Wednesday, June 22, 2011

Obama’s Imperial Presidency

By Ben Schreiner

The ascension of Barack Obama to president in 2009, along with the presence of solid Democratic majorities in Congress, saw hopes abound for the dismantling of the imperial presidency and a return of constitutional checks on executive power.  It was to be a return to the light after eight years of Bush/Cheney imposed imperial darkness.  And who better to shepherd this return to a constitutionally bound executive than a former professor of constitutional law?   

Flash-forward to 2011, and the imperial presidency continues apace—hope we now see was nothing but a mirage.  And nowhere is this more apparent than in US involvement in Libya. 

The US venture into that most limited of all interventions, we were initially told, was to be the model of a post-imperial executive in practice (i.e., the newly christened “Obama Doctrine”).  As the White House readily trumpeted, unlike the brash and chest-pounding military mis(adventures) of administrations past, this administration entered into Libya only after receiving direct appeals from the “international community” (confined to Britain and France, of course).  Such an intervention, it went, could in no way be construed as imperial or neo-colonial, but rather the complete opposite: it was at the behest of the Libyan people for “limited humanitarian” purposes.  

This charade easily played to shared notions of American exceptionalism and greater ideas of western political superiority.  Such a vain narrative even seduced majorities on the left, thus blunting the development of any meaningful opposition.  In fact, support was deemed so strong that Obama found it superfluous to go to Congress for the formal authorization to deploy force, as it was simply implied.   

This “limited humanitarian intervention,” however, has since devolved into a three month long (and counting) war, leaving the former professor of constitutional law in direct violation of his once honored text.  After all, the authorization powers provided by the War Powers Act—as has been well noted—have now lapsed; at the earliest May 20th and the latest this past Sunday. 

Sensing potential opportunity, the Republican led House has tepidly risen to defend the Constitution and reign in the imperial president.  We can understand Republican motives, though, to be driven more by the thirst for political blood than an affinity to the Constitution, given the right’s general lust for imperial conquest.  

In seeking to tap into the popular discontent over US formal involvement in a third Middle East war, the House earlier this month passed a non-binding resolution rebuking Obama for not gaining their formal authorization for the Libyan campaign (that same day, a resolution calling for a complete US withdrawal form Libya was defeated, yet still garnered 148 votes).  And then this past week, Speaker John Boehner ferried off a letter to the President, warning that if a full and detailed explanation was not given for US involvement in Libya, the House may move to cut funding (of course, nothing more than a cynical political ploy).  More substantially, 10 House members—Democrats and Republicans—have jointly filed suit to curtail the President’s powers in Libya.  Notably, these 10 members remain marginalized within their own parties.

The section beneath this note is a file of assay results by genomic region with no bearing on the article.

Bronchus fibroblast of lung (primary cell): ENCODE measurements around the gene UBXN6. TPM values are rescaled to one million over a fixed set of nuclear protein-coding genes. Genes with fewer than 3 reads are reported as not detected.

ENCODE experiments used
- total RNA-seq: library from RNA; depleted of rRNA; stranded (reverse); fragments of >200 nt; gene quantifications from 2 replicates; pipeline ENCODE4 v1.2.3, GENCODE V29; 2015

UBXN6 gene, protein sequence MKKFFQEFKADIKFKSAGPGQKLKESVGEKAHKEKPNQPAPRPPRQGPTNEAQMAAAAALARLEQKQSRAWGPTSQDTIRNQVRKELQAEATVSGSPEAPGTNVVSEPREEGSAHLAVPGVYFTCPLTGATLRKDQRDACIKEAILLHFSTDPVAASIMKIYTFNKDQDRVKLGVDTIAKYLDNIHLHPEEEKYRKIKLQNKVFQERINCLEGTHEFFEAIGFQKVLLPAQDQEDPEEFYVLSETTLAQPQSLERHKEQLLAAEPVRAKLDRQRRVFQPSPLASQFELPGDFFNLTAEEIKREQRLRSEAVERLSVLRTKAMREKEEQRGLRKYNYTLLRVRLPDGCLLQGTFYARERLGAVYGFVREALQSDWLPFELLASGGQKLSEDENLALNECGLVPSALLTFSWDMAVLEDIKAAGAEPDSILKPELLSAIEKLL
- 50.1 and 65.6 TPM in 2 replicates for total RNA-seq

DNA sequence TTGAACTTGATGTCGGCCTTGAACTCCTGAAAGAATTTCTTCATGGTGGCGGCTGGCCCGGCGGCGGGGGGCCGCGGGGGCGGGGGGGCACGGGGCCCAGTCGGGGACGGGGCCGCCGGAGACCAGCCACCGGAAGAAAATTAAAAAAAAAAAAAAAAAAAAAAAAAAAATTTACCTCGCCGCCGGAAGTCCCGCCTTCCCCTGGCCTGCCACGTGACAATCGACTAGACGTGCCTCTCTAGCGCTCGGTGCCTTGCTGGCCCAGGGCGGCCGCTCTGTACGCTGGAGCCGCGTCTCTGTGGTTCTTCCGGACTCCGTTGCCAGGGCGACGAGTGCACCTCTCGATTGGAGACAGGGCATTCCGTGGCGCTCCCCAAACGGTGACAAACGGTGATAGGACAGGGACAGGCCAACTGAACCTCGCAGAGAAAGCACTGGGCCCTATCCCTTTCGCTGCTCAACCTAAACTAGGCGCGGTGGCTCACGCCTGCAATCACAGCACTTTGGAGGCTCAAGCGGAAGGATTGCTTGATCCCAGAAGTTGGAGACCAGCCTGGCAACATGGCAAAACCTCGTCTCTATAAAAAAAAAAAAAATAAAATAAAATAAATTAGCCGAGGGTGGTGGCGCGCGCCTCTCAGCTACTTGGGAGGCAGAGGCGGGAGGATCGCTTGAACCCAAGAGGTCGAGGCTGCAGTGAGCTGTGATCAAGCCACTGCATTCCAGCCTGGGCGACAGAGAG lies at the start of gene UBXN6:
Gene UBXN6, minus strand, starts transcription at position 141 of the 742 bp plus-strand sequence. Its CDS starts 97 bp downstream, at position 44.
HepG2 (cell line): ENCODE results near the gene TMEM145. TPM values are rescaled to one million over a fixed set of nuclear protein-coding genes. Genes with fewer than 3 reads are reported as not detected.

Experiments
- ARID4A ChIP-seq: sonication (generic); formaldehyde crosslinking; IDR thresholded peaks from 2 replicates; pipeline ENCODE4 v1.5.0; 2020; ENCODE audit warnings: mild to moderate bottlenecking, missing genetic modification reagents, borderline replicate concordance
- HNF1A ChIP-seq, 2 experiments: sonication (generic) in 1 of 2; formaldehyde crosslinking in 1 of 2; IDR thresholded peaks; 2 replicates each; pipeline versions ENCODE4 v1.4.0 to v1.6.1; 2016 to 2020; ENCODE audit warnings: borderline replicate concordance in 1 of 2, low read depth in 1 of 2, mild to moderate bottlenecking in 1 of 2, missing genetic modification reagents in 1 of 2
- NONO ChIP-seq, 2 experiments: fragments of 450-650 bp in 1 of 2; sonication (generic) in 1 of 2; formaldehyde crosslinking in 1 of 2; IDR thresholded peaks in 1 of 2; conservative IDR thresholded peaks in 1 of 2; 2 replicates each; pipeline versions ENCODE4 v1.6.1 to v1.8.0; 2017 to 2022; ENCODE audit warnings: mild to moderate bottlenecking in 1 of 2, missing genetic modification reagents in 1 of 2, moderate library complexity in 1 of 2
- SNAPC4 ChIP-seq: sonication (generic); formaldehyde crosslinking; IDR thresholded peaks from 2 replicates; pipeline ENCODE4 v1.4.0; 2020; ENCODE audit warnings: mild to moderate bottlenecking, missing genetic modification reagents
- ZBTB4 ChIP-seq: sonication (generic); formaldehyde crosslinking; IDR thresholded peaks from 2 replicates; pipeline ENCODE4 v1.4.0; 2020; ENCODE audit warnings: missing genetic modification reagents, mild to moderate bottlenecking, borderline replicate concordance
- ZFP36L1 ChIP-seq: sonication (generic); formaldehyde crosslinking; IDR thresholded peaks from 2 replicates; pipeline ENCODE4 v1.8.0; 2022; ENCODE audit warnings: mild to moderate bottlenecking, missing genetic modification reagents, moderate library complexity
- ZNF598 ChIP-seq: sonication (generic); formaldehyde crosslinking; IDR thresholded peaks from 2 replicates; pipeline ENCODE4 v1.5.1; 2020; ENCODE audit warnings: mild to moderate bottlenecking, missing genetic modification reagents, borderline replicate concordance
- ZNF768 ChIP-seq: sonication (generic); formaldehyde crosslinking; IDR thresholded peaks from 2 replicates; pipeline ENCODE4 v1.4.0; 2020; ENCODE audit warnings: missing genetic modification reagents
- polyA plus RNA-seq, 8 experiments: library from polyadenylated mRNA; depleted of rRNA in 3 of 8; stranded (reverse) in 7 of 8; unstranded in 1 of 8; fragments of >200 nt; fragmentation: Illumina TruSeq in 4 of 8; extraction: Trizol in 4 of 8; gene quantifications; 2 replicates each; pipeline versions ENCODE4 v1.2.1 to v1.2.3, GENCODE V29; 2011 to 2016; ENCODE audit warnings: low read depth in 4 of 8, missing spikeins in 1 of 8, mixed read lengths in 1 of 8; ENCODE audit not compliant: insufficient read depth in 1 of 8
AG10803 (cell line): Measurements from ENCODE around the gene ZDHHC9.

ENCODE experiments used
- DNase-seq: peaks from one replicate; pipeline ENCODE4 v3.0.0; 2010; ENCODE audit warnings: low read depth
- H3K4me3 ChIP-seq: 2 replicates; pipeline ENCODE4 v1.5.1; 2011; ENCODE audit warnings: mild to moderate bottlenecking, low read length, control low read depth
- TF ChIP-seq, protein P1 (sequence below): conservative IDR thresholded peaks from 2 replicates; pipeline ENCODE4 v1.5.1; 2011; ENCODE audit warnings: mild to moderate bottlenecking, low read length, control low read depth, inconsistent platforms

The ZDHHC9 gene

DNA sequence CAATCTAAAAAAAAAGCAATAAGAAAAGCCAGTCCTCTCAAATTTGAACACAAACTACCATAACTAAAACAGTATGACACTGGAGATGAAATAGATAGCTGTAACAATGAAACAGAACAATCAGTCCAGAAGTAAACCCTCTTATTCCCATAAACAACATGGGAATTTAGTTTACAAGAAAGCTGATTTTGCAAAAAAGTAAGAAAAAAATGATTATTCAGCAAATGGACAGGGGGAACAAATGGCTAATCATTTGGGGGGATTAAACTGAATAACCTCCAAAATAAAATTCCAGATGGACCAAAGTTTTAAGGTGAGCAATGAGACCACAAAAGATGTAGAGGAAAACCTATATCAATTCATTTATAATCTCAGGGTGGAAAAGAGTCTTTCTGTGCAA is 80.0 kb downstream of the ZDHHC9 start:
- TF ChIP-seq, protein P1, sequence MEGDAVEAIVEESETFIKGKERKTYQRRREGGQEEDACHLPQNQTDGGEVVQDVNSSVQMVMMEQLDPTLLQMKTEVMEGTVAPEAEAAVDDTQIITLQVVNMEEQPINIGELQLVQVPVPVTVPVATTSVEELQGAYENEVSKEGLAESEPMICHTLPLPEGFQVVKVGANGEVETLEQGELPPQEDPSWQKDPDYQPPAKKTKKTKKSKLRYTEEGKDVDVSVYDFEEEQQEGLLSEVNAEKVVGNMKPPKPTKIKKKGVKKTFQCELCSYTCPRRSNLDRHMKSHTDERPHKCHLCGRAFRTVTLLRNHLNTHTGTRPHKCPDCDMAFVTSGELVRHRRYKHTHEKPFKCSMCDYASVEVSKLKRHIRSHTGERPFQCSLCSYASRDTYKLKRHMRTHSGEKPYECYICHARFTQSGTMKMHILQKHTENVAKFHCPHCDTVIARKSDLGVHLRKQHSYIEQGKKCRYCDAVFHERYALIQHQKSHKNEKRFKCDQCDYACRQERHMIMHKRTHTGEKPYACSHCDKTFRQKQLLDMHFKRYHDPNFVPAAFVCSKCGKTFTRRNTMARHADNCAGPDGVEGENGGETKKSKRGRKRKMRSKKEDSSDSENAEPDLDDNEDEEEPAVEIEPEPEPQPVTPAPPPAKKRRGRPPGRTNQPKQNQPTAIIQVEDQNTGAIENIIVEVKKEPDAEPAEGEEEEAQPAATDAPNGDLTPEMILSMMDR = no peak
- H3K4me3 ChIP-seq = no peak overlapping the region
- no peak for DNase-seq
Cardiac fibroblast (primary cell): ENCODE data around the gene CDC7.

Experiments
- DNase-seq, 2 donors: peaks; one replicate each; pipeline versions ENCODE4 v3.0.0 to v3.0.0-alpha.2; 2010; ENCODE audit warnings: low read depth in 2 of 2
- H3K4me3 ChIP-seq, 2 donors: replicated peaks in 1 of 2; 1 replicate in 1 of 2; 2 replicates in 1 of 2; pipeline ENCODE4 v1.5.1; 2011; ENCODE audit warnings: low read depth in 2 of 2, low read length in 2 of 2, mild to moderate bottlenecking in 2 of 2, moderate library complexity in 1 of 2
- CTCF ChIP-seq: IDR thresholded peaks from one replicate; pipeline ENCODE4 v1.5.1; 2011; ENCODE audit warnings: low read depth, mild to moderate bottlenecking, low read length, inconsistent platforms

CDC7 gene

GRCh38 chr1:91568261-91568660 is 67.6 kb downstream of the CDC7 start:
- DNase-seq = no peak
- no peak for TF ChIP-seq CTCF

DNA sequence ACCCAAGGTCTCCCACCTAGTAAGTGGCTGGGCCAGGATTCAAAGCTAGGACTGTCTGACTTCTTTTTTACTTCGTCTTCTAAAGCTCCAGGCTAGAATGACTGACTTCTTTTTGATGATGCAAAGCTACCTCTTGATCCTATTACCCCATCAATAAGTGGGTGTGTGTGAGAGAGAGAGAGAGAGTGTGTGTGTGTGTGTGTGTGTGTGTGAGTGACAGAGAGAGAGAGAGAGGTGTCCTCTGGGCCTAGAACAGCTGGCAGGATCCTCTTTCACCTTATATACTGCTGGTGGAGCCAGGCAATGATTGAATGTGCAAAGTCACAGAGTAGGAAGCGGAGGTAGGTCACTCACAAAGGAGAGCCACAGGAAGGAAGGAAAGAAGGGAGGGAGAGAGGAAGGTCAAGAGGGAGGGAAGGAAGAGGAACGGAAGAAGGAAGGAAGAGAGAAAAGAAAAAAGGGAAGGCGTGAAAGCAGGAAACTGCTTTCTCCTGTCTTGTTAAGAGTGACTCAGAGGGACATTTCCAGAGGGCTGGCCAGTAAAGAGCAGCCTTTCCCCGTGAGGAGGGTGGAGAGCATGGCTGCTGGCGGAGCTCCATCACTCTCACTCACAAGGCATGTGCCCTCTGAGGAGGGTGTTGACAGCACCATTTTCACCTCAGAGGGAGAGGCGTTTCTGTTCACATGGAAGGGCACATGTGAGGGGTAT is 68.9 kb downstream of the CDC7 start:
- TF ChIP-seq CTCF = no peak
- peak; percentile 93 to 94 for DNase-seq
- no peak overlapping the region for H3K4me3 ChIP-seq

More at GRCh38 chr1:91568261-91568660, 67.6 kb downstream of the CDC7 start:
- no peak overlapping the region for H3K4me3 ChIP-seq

The administration has responded to this growing Congressional pressure with an evolving degree of condescending indignation.  Responding to the House resolutions, White House press secretary Jay Carney stated that they were both “unhelpful.”  Then in a 30-page report released to the House last week, the administration steadfastly insisted that its involvement in NATO’s Libyan mission does not qualify as “hostilities,” and thus exempts Obama from the restraints of the War Powers Act and any Congressional meddling.  (A opinion seconded by Senate Majority Leader Harry Reid, who Friday reassured that the whole Libya debate was rather moot, given that the NATO operations were to be “over before you know it anyway.”  It would appear that the NATO Tomahawk with Gadhafi’s name is rapidly nearing its ultimate destination.)

Markedly, this past weekend reports from the New York Times surfaced that it was in fact President Obama who personally deemed the US engagement in Libya not to meet the “hostilities” threshold.  Such a stance, it was also reported, happened to be in direct contraction to those held by both Pentagon and Justice Department lawyers.  The imperial president, we see, is above reproach.  

In response to Obama’s steep benchmark for Libyan “hostilities,” Speaker Boehner scoffed that such a claim “doesn’t pass the straight face test.”  Indeed, but this ought not to be of any surprise.  After all, this is the same administration that celebrated an “end” to “combat” missions in Iraq last August.  Moreover, if US involvement in Libya is deemed to constitute “hostilities,” and thus necessitate a formal congressional authorization, what is Congress to make of the recently announced expansion of US drone operations in Yemen—not to speak of Pakistan?  

But we needn’t worry about the Republican led House doing any more than huffing and puffing over Libya, for they remain fully absorbed with their own war on the working masses toiling back in the imperial homeland.  Hence, the imperial presidency endures unimpeded.

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